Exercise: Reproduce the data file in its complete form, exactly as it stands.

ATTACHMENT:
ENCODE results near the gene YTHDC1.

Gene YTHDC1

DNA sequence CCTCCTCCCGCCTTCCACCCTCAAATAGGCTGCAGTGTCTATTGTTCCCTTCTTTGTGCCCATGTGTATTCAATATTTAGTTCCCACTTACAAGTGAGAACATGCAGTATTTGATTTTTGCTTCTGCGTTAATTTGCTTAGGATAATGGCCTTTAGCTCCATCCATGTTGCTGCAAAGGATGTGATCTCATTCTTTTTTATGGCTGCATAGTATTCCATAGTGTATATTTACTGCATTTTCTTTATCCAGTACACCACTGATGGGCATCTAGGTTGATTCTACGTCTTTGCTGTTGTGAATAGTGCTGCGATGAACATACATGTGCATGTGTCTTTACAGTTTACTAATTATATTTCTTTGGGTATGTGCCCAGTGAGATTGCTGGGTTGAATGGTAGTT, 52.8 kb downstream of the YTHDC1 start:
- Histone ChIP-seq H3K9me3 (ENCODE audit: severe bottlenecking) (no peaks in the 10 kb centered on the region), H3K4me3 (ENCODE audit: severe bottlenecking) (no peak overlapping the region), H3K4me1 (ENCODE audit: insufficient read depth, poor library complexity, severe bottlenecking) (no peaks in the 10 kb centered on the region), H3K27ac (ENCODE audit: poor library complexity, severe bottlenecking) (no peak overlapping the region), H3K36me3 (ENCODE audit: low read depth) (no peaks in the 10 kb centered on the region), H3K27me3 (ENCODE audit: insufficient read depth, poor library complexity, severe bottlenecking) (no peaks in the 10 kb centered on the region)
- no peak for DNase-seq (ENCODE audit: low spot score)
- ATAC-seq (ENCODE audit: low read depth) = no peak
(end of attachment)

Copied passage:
ENCODE results near the gene YTHDC1.

Gene YTHDC1

DNA sequence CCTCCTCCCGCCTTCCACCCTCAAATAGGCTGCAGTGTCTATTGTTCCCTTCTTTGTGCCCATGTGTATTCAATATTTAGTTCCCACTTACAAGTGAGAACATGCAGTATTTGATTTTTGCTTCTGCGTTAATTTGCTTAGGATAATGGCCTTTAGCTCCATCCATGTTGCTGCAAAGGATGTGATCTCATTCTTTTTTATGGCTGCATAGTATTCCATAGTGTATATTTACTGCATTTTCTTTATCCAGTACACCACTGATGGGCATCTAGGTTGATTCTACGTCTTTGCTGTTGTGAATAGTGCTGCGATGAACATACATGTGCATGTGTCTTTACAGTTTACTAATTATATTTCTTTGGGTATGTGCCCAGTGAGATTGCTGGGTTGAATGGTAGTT, 52.8 kb downstream of the YTHDC1 start:
- Histone ChIP-seq H3K9me3 (ENCODE audit: severe bottlenecking) (no peaks in the 10 kb centered on the region), H3K4me3 (ENCODE audit: severe bottlenecking) (no peak overlapping the region), H3K4me1 (ENCODE audit: insufficient read depth, poor library complexity, severe bottlenecking) (no peaks in the 10 kb centered on the region), H3K27ac (ENCODE audit: poor library complexity, severe bottlenecking) (no peak overlapping the region), H3K36me3 (ENCODE audit: low read depth) (no peaks in the 10 kb centered on the region), H3K27me3 (ENCODE audit: insufficient read depth, poor library complexity, severe bottlenecking) (no peaks in the 10 kb centered on the region)
- no peak for DNase-seq (ENCODE audit: low spot score)
- ATAC-seq (ENCODE audit: low read depth) = no peak